tldr; Yeah. If the 15-20% who are HSP never talk about it, the rest of the population will never know HSP exists.

Learning about my HSP-ness is quite a delight for me. It’s like peeling off layers of an onion. Ohmygoodness, that’s true about me! And that! And that! Aw man, no wonder I thought so differently when I was younger… I was trying not to get hurt a ton! Wow.

Every time I hear another person chime in on their HSP experiences, I feel like telling my own more. I feel more peace. And I feel just a smidge more “not alone.”

But what do my experiences mean in the grand scheme of things? Should I be talking about them? Should HSP’s stay “underground” about being HSP? Should “symptoms” of HSP be widely known and highly recognizable?

Well, humanity did benefit from the symptoms of nearsightedness and farsightedness being widely recognizable.

Like eye conditions from birth, a person is born with the highly sensitive trait. I mean, looking back, we HSP’s can see and know we’ve had this all our lives. We have countless examples to pull from. And the odd behavior to go with it.

HSP research shows the same traits can be found within several animal species— again, from the critters’ birth. There’s seemingly always one in the group: cautious, wary, hesitant. It’s the longest-living fish in the lake. The monkey that can’t be captured. The cat that refuses to trust anyone. Why? They are processing at a revved level and receiving more sensory input than the rest.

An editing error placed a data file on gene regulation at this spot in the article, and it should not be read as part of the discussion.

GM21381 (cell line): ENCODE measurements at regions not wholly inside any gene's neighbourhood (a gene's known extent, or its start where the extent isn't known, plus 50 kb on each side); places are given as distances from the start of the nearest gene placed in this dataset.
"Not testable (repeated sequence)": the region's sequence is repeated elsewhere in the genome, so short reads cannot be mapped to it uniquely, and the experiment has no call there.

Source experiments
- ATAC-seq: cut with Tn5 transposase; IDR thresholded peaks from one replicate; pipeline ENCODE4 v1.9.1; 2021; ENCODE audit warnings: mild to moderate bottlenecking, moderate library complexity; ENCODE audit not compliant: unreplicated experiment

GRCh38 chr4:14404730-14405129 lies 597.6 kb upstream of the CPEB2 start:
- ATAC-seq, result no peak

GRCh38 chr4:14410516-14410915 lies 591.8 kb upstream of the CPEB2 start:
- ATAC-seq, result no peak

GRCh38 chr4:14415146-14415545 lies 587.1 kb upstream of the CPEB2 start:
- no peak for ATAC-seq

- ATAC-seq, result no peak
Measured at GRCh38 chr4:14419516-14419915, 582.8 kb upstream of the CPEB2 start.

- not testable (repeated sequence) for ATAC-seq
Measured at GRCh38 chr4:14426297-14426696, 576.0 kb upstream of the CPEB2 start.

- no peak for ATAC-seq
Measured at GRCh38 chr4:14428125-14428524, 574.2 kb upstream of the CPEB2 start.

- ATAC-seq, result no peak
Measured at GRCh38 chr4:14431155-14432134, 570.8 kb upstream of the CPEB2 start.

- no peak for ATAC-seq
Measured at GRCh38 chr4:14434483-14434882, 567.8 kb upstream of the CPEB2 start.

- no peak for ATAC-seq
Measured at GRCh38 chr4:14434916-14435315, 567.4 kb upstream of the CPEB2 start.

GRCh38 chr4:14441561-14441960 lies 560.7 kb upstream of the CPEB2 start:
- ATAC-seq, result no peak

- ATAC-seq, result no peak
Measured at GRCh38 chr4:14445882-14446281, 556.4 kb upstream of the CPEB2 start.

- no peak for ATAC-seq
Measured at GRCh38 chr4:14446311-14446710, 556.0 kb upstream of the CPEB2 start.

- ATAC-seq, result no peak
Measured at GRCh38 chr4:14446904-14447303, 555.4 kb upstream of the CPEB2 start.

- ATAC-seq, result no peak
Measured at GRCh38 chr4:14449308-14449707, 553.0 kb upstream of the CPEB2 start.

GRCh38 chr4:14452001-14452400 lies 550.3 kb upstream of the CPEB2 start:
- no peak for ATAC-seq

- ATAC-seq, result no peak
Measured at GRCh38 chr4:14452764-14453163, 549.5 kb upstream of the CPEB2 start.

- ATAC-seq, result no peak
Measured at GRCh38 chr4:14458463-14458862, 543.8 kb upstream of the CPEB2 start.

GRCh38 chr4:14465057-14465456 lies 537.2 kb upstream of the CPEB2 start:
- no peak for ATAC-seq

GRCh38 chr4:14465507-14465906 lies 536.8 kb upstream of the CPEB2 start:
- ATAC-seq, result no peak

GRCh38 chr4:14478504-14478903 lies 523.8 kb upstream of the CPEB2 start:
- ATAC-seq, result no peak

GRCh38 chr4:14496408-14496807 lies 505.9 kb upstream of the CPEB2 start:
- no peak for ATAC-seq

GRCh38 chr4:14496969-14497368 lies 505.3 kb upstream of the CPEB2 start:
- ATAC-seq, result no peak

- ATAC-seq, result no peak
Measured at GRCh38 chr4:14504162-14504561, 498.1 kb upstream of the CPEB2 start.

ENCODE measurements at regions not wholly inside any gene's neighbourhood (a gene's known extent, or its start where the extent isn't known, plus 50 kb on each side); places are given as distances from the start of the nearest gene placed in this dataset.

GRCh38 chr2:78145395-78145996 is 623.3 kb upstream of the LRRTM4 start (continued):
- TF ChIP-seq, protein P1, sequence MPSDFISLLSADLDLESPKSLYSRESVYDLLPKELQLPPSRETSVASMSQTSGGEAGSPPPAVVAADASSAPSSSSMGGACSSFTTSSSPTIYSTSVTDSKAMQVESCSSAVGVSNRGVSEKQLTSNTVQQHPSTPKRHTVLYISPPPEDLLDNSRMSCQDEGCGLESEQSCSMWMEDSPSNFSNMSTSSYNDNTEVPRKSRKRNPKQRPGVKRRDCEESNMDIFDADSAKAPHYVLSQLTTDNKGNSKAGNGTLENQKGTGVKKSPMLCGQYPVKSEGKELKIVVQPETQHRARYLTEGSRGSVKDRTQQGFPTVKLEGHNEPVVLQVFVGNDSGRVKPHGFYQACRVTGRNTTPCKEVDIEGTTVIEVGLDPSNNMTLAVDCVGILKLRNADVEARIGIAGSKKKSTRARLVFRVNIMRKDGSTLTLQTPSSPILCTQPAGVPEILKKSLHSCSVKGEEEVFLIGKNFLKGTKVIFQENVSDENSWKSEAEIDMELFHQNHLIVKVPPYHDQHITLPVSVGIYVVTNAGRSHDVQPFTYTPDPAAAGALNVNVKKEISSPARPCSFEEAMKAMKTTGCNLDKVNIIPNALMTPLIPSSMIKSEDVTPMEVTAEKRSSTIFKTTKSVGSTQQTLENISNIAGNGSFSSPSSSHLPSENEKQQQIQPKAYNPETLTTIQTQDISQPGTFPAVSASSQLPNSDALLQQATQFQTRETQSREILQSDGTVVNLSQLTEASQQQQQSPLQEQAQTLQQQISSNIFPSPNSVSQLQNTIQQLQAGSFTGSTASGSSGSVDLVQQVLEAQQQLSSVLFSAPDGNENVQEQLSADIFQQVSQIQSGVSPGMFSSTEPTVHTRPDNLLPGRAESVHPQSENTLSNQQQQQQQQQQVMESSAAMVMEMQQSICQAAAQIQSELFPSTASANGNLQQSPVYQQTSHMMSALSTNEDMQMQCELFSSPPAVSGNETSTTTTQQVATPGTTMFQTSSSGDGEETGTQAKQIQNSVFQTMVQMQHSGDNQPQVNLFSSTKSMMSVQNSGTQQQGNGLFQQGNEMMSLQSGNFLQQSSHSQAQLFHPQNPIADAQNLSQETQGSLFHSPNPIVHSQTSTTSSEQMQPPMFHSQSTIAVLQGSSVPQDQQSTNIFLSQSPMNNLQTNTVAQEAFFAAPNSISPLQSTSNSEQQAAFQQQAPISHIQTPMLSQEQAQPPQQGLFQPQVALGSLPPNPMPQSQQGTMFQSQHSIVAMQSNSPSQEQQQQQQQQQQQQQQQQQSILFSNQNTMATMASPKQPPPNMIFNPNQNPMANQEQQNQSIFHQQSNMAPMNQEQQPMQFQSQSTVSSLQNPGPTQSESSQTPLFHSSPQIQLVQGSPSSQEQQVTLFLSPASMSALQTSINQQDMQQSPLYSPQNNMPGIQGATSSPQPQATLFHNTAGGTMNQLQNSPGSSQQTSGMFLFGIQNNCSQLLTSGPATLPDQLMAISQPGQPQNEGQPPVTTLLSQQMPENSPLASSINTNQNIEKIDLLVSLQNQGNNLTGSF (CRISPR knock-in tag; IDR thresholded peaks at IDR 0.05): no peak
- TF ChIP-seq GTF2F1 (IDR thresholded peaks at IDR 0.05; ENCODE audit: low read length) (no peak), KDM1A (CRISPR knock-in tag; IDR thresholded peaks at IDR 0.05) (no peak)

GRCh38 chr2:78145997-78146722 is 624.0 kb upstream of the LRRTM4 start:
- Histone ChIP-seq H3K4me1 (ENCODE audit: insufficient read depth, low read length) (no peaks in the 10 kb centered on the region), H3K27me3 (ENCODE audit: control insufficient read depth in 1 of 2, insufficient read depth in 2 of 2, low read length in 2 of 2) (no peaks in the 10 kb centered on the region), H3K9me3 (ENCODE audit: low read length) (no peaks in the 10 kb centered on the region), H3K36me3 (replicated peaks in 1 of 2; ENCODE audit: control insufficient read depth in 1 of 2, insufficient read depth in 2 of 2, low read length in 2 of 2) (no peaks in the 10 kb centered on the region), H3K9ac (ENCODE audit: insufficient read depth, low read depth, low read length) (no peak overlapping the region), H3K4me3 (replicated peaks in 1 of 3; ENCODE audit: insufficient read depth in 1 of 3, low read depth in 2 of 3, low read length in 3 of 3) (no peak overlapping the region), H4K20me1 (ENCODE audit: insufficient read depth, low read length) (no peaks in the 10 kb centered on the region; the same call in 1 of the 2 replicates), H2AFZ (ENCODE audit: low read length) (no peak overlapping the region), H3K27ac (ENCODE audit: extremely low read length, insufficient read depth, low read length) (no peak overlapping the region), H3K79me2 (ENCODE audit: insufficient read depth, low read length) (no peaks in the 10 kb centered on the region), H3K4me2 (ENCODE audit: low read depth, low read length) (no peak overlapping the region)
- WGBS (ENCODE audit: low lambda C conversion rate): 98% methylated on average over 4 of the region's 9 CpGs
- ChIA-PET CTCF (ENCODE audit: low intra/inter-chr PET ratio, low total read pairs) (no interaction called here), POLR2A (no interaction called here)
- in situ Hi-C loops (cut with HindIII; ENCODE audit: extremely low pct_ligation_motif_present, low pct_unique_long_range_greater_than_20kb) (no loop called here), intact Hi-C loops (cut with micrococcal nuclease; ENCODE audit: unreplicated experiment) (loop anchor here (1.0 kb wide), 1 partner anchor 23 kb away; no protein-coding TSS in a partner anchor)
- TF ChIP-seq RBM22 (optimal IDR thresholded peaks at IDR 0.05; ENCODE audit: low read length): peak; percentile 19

Highly sensitive, indeed.

So then, why do I feel like a villain trying to get doctors to believe it’s a thing? Why do I feel that admitting I was born different isn’t smiled upon?

Does society really want us all to be alike?

Should I hide the information when seeing a new dentist and neglect warning them “I’m going to be overwhelmed in ten minutes with your hands in my mouth and all the sounds, smells, feels, so work fast”?

Or is it ultimately worth it?

I was recently in the hospital.

A lovely woman came to fill out my paperwork and she told me something that will forever change the way I see this topic:

Honey, you got to advocate for yourself.

Administration Lady at a large hospital in Texas

I think even though there’s so much pushback, HSP’s should be advocating for our right to be understood in context. We need to explain ourselves, even when it’s hard. HSP information is becoming more widespread with each passing day that we talk.

So we do our due diligence. Read the latest research, or review the HSP GoogleTalk.

Then we give people who don’t know about HSP’s something to study if they want.

We can admit to being HSP.

With doctors. Therapists. Leaders. Employers. Buddies…

Because, God bless them, they have no idea how tough it is being this. Being us. Being HSP.

And if the whole world did know due to our stepping out?

The world would be just a little more sensitive.

Like us.